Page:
Image courtesy thingsthatlooklikeotherthings
Occasionally several dozen people have to stand and listen to me share some thoughts and answer some questions whilst they wait for free food and drink.
Surprisingly this is not a punishment. Or at least it’s not meant to be.
Neither is it a sales pitch, an attempt at mass conversion, a wedding reception, funeral oration or ‘free’ seminar.
At least it’s not meant to be.
During the most recent run of this delayed gratification Q&A session (or cruel and unusual experiment if you’ve read the Geneva Convention) I was asked to comment on the #Kony2012 phenomenon. (I’m going to assume from this point forward that you know what that is)
So when asked to write something for a company blog, I naturally thought I’d put together some words about how things start off as one thing and end up as another.
Even as Kony 2012 got into full swing – (when it had a mere 12m views as opposed to the 85m it currently has) – there was growing criticism.
(Warning – contains swearing, unsavory references, is unrelenting and merciless (full disclosure – I like Charlie Brooker and I don’t care…))
Since founder/director Jason Russell was arrested in San Diego after police received reports of a man running through the streets and traffic naked, vandalising cars and “masturbating” things have just got worse. (you can find the video yourself).
CEO of the charity behind the film, Ben Keesey issued a statement claiming Russell had been admitted to hospital suffering from exhaustion, dehydration and malnutrition but I’m pretty sure that most people will have ruled this out as an explanation and provided one of their own. And there is the problem.
Something that probably started with a load of good intentions has ended being something where the central message has been lost, credibility destroyed and a video of a psychotic man with problems has also “gone viral” (ok, well only 1.5m views so far).
A thing that ended up as another thing. Social media can be tricky like that.
One of the problems, as COO of Facebook Sheryl Sandberg put it, is that ““What it means to be social is if you want to talk to me, you have to listen to me as well.”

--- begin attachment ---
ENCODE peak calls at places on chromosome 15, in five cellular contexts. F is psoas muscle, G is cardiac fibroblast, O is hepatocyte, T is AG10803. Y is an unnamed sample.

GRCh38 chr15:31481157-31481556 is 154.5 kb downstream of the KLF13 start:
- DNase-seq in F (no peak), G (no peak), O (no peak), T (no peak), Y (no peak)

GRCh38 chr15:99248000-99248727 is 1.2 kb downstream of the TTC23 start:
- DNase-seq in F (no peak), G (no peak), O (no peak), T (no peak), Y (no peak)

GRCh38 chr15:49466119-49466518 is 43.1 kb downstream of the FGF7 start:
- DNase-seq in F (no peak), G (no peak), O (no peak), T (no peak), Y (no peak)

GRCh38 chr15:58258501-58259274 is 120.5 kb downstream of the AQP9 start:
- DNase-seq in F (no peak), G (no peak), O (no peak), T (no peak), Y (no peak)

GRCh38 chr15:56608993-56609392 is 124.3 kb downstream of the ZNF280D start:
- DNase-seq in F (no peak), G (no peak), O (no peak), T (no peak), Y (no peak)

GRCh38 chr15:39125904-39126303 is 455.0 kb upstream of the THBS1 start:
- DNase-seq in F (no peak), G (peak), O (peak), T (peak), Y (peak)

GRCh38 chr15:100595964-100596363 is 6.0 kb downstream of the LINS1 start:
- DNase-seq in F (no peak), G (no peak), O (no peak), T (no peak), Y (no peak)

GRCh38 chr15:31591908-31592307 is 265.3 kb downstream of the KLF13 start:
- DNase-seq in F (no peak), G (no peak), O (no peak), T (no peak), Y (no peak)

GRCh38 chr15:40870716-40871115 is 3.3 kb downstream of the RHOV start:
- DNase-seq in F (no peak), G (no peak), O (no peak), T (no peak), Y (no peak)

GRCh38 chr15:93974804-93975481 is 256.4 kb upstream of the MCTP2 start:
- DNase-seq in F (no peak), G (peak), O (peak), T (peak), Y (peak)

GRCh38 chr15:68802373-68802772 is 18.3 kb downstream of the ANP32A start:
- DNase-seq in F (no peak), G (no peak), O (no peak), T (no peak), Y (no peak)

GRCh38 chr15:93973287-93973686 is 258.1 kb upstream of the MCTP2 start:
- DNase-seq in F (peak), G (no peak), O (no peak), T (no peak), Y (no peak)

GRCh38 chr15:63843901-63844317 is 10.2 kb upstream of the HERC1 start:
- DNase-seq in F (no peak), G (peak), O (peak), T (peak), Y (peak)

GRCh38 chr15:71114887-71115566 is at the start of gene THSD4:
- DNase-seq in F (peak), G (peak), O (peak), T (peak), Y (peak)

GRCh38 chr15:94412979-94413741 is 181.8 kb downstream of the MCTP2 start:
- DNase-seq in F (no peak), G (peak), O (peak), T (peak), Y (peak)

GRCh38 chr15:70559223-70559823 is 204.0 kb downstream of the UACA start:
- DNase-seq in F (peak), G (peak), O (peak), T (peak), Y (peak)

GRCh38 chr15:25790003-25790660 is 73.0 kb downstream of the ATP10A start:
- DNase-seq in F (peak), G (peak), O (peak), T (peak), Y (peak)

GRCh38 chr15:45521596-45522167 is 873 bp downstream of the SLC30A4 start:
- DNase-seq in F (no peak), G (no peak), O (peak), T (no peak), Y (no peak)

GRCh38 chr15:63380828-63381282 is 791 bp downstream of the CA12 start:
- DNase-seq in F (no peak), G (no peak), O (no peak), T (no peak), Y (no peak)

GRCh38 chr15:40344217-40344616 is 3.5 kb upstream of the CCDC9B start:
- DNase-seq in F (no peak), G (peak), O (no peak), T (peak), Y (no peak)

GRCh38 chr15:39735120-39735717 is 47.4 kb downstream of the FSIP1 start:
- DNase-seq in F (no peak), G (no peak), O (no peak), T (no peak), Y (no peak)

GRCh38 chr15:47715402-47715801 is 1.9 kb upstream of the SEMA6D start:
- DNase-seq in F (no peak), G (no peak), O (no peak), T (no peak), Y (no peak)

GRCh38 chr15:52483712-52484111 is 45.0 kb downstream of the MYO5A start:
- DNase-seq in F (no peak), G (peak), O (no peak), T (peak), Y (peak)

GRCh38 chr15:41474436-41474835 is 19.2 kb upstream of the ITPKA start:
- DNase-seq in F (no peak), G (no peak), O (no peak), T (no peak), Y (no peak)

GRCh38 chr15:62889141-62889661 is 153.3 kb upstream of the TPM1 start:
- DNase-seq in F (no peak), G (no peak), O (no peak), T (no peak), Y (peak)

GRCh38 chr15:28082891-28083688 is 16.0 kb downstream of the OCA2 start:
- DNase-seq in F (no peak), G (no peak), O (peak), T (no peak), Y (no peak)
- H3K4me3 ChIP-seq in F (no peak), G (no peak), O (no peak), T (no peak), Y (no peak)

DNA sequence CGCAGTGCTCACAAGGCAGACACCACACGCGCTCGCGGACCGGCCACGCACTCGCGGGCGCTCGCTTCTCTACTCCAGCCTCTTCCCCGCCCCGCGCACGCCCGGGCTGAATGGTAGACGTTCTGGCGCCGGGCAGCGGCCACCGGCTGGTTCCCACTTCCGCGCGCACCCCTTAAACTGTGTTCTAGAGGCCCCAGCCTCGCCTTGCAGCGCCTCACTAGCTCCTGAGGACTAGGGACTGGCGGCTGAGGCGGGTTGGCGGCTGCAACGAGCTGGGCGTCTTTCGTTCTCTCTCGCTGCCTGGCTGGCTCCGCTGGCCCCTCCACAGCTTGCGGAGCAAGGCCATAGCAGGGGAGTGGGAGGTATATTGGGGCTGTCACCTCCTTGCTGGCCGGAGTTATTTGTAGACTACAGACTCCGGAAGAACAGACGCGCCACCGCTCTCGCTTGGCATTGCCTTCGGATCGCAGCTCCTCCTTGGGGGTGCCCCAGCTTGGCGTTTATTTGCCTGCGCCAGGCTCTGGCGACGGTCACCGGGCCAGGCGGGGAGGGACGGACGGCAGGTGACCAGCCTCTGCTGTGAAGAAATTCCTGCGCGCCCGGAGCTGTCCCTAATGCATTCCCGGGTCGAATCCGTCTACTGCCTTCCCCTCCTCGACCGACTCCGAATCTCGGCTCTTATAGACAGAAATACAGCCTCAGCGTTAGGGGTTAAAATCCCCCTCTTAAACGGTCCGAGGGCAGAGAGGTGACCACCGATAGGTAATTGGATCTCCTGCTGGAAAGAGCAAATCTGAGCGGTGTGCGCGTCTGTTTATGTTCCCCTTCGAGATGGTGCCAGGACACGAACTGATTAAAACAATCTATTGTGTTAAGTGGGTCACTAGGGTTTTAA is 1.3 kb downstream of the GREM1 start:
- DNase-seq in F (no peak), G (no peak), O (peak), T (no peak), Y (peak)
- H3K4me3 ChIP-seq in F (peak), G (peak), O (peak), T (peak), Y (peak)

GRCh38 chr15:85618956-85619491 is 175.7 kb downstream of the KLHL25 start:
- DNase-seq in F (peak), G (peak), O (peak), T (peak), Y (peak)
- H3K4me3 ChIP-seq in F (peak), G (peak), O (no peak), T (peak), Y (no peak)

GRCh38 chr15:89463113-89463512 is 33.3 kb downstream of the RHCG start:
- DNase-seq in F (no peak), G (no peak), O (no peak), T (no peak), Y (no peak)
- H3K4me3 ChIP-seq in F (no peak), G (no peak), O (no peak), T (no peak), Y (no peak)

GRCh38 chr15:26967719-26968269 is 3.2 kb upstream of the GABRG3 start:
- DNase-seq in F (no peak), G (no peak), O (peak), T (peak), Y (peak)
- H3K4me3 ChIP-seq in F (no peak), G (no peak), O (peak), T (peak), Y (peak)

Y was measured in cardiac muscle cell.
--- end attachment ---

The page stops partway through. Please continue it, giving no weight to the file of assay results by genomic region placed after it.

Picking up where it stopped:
A lot of companies engage in social media trying to create a social brand instead of trying to become a social company. And then they don’t like what people are going to say. For the past 3 and a half years I was involved in a company that worked with many of the leading travel brands. Here’s how one of them opened a social dialogue with its customers (after grounding its entire fleet a few weeks before as part of an industrial relations wrangle – leaving about 80,000 of them stranded) and offered them some pajamas…
Step 1 – the “social media team” at Qantas, as part of an ongoing “social media campaign”, released details of a competition on Twitter:
Step 2 – instead of a few tweets of nice stories to be used in a ‘crowd sourced’ campaign, they got a flood of sarcastic comments more about the ongoing labour relations battles with the unions and the grounding of the fleet than the quality of their service. The whole thing becomes a trend:
The entire episode took a further plunge when this rather well done parody of Downfall – a film depicting the last days of Adolf Hitler – was posted on YouTube, as seen below.
(Warning – also contains swearing, (full disclosure – I still don’t care…))
A thing ends up as another thing.
We’re quite busy making sure that a company where I now have the great pleasure to work: Mxit, is going to become a social company not a social brand (it’s already Africa’s largest mobile social network). This means a bunch of stuff such as internal connectedness, preparedness, and collaborative approach to customer and employee engagement.
It also means that when we want to talk, we have to listen as well.
So to any of the staff who might end up reading this and have been ‘talked to’, we, and especially me, are listening.
If that doesn’t work, as Hitler put it (meant to be Quantas CEO Alan Joyce in the clip above) –
“With any luck someone will post a new funny cat video”.
Put simply, my most shared/forwarded article of 2011 although coming late – Nov.
I’m a big user of pinboard and a fan.
Let’s just say it’s a must read.
It’s not a graph – “When you start talking about building a social graph that transcends any specific implementation, you quickly find yourself in the weeds. Is accepting someone’s invitation on LinkedIn the same kind of connection as mutually following them on Twitter? Can we define some generic connections like ‘fan of’ or ‘follower’ and re-use them for multiple sites? Does it matter that you can see who your followers are on site X but not on site Y? … This is supposed to be a canonical representation of human relationships. But it only takes five minutes of reading the existing standards to see that they’re completely inadequate”
Privacy is another sticking point which I think will be a massive portent of things to come
“There’s another fundamental problem in that a graph is a static thing, with no concept of time. Real life relationships are a shared history, but in the social graph they’re just a single connection.”
Declaring relationships explicitly is a social act: “Your best friend from high school surfaces and sends a friend request. Do you just click accept, or do you send a little message? Or do you ignore him because you don’t want to deal with the awkward situation? Declaring connections is about as much fun as trying to whittle people from a guest list, with the added stress that social networking is too new for us to have shared social conventions around it.”